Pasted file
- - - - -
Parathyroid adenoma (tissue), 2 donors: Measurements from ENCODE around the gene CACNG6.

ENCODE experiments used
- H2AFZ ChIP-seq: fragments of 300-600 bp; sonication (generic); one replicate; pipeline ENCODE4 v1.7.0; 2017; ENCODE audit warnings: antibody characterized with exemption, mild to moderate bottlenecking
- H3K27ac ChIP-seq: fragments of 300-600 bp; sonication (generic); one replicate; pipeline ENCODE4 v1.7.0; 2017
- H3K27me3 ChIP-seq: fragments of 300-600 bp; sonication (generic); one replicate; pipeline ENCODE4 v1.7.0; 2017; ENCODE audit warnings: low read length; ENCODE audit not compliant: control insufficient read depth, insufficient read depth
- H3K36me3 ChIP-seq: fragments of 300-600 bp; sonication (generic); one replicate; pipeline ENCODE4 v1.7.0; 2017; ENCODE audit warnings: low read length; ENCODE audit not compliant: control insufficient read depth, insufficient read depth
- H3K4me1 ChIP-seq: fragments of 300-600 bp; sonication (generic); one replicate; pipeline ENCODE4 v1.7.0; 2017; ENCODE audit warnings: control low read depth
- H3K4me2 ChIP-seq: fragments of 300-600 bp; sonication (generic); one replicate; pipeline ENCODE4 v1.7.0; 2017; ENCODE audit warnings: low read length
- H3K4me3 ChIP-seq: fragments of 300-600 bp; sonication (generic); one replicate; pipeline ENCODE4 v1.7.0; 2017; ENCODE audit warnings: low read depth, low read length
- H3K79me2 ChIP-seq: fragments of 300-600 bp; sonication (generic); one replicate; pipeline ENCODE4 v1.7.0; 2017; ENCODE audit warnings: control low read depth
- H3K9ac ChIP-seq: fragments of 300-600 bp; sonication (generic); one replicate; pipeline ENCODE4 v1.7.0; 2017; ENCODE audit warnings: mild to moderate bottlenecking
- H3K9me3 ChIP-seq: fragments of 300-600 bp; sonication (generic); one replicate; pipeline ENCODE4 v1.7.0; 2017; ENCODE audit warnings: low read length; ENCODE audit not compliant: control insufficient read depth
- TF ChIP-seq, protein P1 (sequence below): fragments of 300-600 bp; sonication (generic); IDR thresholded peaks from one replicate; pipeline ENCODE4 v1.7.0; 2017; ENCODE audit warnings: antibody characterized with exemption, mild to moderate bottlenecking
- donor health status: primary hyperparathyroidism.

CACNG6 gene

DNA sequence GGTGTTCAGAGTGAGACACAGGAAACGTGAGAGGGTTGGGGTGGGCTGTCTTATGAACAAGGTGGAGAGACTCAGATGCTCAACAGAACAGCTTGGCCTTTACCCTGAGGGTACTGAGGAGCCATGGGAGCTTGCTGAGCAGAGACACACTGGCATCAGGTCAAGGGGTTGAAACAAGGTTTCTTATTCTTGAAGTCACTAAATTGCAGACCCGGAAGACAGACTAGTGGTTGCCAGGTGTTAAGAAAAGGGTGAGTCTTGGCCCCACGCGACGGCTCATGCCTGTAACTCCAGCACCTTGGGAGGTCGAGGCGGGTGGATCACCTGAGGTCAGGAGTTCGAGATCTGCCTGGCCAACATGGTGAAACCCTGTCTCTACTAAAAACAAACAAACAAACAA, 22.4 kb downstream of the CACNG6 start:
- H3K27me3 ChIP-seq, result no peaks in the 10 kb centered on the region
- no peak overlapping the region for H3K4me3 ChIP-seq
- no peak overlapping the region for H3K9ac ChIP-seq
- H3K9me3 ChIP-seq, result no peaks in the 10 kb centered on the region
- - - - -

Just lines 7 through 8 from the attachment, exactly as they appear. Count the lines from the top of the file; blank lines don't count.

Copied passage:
- H3K4me1 ChIP-seq: fragments of 300-600 bp; sonication (generic); one replicate; pipeline ENCODE4 v1.7.0; 2017; ENCODE audit warnings: control low read depth
- H3K4me2 ChIP-seq: fragments of 300-600 bp; sonication (generic); one replicate; pipeline ENCODE4 v1.7.0; 2017; ENCODE audit warnings: low read length